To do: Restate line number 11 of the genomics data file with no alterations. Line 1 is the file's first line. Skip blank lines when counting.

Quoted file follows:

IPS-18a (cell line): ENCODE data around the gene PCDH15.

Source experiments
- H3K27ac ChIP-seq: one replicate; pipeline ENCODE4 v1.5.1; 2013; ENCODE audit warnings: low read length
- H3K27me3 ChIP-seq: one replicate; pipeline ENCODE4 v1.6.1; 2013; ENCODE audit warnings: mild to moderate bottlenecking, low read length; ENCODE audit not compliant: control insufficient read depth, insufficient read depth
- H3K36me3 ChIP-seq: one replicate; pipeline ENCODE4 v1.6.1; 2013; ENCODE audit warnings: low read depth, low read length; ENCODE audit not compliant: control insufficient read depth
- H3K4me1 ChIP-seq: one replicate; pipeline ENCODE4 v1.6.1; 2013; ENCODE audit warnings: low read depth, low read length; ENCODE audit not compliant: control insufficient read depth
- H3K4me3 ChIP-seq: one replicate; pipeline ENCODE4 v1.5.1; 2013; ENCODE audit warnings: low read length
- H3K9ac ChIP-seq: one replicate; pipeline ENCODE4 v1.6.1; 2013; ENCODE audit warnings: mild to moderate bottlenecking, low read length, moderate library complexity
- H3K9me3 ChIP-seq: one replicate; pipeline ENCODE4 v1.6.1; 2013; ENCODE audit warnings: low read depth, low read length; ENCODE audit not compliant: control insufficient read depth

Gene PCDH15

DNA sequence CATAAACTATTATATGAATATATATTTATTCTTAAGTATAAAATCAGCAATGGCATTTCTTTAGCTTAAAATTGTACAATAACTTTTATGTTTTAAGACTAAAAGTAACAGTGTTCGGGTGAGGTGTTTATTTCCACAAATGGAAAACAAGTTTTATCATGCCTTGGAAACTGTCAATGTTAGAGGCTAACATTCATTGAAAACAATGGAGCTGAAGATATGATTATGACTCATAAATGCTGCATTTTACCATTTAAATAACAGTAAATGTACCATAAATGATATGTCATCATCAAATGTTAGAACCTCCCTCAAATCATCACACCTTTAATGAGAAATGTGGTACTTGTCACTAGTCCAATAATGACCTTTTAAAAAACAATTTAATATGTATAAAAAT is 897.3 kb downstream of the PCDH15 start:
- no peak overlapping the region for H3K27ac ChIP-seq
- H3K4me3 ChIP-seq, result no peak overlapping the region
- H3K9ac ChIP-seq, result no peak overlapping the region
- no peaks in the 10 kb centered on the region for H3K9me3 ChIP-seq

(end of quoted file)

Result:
DNA sequence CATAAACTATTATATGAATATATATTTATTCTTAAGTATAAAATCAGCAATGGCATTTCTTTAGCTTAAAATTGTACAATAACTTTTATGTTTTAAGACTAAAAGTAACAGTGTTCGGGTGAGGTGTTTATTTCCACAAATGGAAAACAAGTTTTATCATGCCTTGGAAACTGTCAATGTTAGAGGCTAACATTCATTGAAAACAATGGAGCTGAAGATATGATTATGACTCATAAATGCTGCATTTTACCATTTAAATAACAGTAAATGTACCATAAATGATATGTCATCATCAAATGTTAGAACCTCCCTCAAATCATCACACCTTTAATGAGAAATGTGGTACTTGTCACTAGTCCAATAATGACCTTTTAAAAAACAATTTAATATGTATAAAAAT is 897.3 kb downstream of the PCDH15 start: